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What our history tells us about our Parliament

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What our history tells us about our Parliament


Milton Obote former president of Uganda

Milton Obote former president of Uganda

Although Uganda was born as a parliamentary democracy on October 9, there were numerous happenings that cast doubt on the continuation of parliamentary freedom that are worth reflecting on as we mark 54 years of independence.

According to the Independence Constitution, the party that won the most seats in Parliament would form government, which is why Milton Obote’s Uganda Peoples Congress, which allied with Sir Edward Mutesa II’s Kabaka Yekka, formed the first government, having edged out Benedicto Kiwanuka’s Democratic Party.

Obote became executive Prime Minister while Mutesa became Head of State. An early complication in our parliamentary democracy then arose because Kiwanuka had not made it to Parliament. Untold acrimony existed between Kiwanuka, a Muganda, and the Buganda Kingdom.

Kingdom loyalists accused Kiwanuka of being insubordinate to the Kabaka and could not envisage a situation where the Kabaka would be lower in hierarchy than a Muganda in case Kiwanuka took over power.

The machinations that ensued before independence therefore meant that there would be no direct parliamentary elections in Buganda, but instead that the members of the national legislature from Buganda would be elected by the Buganda Kingdom Legislature, the Lukiiko.

With Kiwanuka out of Parliament, therefore, and unable to take position as Leader of the Opposition in Parliament (LoP), Grace Ibingira, a DP MP from Ankole, was drafted in as LoP. A jostle for the control of DP would then ensue between Kiwanuka and Ibingira, and when Ibingira lost the fight within DP to Kiwanuka he crossed the floor, along with other DP members, and joined UPC.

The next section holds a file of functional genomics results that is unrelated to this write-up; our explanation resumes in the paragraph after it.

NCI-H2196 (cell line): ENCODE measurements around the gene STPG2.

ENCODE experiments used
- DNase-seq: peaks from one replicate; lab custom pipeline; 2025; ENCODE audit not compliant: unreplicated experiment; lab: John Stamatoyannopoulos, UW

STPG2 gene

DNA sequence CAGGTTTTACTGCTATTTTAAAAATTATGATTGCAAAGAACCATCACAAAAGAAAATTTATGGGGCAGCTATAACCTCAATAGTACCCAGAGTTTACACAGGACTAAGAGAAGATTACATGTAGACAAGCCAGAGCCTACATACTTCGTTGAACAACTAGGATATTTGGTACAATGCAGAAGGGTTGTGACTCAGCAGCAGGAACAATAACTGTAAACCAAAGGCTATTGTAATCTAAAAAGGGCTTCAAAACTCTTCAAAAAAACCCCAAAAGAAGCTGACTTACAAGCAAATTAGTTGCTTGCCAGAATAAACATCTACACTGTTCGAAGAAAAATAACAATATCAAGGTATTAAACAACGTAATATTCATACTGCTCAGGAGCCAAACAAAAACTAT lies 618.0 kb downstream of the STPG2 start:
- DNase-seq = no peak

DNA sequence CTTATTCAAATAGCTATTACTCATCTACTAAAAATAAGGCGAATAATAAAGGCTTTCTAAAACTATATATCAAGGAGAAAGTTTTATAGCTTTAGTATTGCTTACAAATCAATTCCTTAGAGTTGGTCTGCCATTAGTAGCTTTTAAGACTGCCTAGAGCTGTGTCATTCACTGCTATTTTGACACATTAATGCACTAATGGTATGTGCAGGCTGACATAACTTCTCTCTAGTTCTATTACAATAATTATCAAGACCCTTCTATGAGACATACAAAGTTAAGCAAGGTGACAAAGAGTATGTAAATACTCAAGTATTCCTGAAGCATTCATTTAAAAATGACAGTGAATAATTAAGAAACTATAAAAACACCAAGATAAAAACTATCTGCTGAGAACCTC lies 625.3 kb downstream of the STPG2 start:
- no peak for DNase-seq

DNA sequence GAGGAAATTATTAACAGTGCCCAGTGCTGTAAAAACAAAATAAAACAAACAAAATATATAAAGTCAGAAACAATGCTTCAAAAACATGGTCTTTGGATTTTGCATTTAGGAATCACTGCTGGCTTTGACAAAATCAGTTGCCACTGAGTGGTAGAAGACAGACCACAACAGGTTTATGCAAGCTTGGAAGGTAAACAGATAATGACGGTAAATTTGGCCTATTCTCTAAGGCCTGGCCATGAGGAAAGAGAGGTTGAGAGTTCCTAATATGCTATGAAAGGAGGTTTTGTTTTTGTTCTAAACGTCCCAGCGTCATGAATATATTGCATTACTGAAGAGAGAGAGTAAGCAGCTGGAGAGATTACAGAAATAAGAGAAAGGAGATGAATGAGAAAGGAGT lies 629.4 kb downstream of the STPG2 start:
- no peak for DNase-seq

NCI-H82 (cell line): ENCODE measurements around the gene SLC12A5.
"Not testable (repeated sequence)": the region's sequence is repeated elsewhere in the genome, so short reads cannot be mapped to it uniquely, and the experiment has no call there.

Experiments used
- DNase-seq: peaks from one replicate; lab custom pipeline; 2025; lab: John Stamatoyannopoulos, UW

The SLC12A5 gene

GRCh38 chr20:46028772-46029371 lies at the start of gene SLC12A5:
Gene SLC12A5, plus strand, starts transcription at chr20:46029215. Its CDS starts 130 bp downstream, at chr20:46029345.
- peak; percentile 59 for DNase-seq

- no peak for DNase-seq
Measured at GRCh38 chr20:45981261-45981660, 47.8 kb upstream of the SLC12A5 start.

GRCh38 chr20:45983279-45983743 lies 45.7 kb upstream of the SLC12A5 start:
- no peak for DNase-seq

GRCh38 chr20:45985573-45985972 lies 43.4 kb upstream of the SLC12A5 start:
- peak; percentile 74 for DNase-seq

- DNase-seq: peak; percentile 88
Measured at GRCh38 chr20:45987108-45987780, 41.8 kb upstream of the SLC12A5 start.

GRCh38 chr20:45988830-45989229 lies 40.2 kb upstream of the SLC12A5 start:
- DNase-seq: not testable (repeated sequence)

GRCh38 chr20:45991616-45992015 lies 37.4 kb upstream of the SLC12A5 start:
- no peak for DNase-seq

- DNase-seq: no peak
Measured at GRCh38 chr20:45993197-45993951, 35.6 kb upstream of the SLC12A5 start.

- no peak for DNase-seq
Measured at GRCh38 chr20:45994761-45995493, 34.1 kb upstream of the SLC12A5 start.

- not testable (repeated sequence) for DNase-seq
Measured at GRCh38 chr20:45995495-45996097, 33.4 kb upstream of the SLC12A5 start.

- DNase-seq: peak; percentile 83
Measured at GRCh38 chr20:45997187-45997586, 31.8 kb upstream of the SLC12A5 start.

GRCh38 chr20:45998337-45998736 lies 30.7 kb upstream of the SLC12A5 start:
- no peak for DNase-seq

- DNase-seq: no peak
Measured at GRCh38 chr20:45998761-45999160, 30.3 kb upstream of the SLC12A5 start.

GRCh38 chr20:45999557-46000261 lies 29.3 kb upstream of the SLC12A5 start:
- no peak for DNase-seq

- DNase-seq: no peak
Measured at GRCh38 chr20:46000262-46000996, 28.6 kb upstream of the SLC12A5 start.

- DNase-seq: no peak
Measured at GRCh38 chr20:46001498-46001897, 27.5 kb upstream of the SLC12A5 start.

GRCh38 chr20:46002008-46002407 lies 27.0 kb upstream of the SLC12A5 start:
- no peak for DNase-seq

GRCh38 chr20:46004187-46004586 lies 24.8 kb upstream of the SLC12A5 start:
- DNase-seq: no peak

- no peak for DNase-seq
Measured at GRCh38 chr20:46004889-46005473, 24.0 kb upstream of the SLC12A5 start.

That would not be the worst a bit, however. More would come, especially in the events that led to the attack on Mutesa’s Lubiri at Mengo and his flight to exile in London, where he died  in 1969. The attack had been ordered by Obote and executed by Idi Amin, his army commander.

The role of Parliament in Uganda’s fledgling democracy was further diminishing by the day as Obote looked to consolidate his hold on power, with the decline reaching climax with the passing of the Republican Constitution of 1967, which came to be regarded as the “Pigeon Hole Constitution”.

MPs got to Parliament to find a draft copy of the Constitution in their pigeon holes, had just hours to debate and pass it. The draft Constitution had been drafted by Godfrey Binaisa, the then Attorney General who would later lead the country for almost 11 months. The MPs, under duress as they faced a real danger of the army moving on them, passed the pigeon hole Constitution.

At that point, it would appear it would never get worse for Parliament. But it did when Amin overthrew Obote in 1971 and decided he needed no Parliament after all. Amin, for eight years until 1979, ruled by decree and Ugandans had no representation at all. The President’s word was law.

Ugandans hated this, and many groups, including Fronasa led by President Yoweri Museveni, tried to fight Idi Amin throughout his rule. There would later be a breakthrough in the fight against Amin when in 1979 he attacked Tanzania, forcing the East African country to invade Uganda and, with the help of Ugandan exiles, eventually throw out Amin.